Generalizability of deep learning models for predicting outdoor irregular walking surfaces

Vaibhav Shah*, Matthew W. Flood, Bernd Grimm, Philippe C. Dixon

*Corresponding author for this work

Research output: Contribution to journalArticleResearchpeer-review

8 Citations (Scopus)


Observations from laboratory-based gait analysis are difficult to extrapolate to real-world environments where gait behavior is modulated in response to complex environmental conditions and surface profiles. Inertial measurement units (IMUs) permit real-world gait analysis; however, automatic detection of surfaces encountered remains largely unexplored. The aims of this study are to quantify for machine learning models the effect of (1) random and subject-wise data splitting and (2) sensor location and count on surface classification performance. Thirty participants walked on nine surface conditions (flat-even, slope-up, slope-down, stairs-up, stairs-down, cobblestone, grass, banked-left, banked-right) wearing IMUs (wrist, trunk, bilateral thighs, bilateral shanks). Data were separated into gait cycles, normalized to 101 samples, and spilt into train and test sets (85 and 15%, respectively). For random splitting, trials were randomly assigned to the train or test set. In subject-wise splitting, all trials from 4 random participants were selected for testing. Linear discriminant analysis extracted features from the IMUs. Features were delivered to a neural network. F1-score evaluated model performance. Models achieved F1 scores of 0.96 and 0.78 using random and subject-wise splitting, respectively. Random splitting performance was mainly invariant to sensor location/count; however, subject-wise splitting showed best performance using lower-limb sensors. In general, stairs and sloped surfaces were easily predicted (F1 > 0.85) while banked surfaces were challenging, especially for subject-wise models (F1 ≈ 0.6). Neural networks can detect surfaces based on subtle changes in walking behavior captured by IMUs. Data splitting approaches and sensor location/count (subject-wise) have a non-negligible effect on model performance.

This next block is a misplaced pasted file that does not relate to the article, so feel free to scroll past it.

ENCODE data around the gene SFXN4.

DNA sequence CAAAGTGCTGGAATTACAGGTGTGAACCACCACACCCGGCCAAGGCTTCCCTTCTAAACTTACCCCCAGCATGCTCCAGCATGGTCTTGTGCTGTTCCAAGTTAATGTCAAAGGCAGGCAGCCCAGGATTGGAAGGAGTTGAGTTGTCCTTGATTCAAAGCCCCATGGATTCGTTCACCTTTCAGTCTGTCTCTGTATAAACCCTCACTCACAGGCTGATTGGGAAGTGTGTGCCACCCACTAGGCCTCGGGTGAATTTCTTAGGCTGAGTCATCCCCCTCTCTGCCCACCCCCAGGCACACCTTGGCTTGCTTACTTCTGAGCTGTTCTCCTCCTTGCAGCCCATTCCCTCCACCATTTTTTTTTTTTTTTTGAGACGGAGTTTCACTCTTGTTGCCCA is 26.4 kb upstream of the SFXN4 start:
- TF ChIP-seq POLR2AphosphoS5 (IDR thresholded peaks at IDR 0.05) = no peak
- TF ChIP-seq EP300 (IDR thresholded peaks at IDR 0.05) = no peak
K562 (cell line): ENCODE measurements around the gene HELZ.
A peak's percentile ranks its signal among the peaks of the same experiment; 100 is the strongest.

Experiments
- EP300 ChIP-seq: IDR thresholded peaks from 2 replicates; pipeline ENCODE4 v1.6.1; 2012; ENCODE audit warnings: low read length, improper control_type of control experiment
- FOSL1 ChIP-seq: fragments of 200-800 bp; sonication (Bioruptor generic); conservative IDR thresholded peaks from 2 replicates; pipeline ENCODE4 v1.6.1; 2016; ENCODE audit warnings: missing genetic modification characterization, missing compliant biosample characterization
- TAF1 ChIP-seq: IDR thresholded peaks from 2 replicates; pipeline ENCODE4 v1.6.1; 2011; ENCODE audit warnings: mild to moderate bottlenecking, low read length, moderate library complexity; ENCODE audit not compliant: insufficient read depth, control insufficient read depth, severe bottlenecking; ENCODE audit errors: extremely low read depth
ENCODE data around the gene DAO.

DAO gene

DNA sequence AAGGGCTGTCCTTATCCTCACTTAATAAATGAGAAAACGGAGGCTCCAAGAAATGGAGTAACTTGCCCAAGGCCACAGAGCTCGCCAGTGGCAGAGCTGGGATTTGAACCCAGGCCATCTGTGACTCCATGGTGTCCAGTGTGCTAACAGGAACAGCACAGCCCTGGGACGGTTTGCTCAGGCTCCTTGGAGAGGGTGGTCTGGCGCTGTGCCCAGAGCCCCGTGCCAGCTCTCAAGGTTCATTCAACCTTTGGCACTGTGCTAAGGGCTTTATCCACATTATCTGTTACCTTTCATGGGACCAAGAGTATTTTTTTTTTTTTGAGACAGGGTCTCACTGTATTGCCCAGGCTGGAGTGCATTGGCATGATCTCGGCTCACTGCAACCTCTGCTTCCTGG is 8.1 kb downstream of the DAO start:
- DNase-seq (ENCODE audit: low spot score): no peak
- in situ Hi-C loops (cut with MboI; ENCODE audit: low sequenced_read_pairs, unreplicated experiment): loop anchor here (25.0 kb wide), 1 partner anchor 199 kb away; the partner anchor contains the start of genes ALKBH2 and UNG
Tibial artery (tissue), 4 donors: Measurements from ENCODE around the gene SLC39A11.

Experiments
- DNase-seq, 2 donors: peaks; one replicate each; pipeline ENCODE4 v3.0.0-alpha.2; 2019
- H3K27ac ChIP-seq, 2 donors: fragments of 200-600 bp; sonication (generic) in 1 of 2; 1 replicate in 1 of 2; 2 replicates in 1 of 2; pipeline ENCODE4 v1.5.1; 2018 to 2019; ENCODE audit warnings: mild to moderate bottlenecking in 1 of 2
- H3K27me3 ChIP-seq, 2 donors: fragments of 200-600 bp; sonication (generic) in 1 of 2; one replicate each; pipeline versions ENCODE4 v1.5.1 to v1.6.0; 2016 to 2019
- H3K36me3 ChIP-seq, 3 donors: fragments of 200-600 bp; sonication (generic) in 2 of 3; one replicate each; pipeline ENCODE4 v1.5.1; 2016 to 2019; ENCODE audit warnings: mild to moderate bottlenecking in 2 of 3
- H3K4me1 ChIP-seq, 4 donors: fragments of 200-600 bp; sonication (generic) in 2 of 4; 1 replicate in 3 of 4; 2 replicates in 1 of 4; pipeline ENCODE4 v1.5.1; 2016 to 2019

Original languageEnglish
Article number111159
JournalJournal of Biomechanics
Early online date26 May 2022
Publication statusPublished - Jun 2022


  • Deep learning
  • Gait
  • Inertial measurement unit
  • Outdoor walking
  • Wearable device


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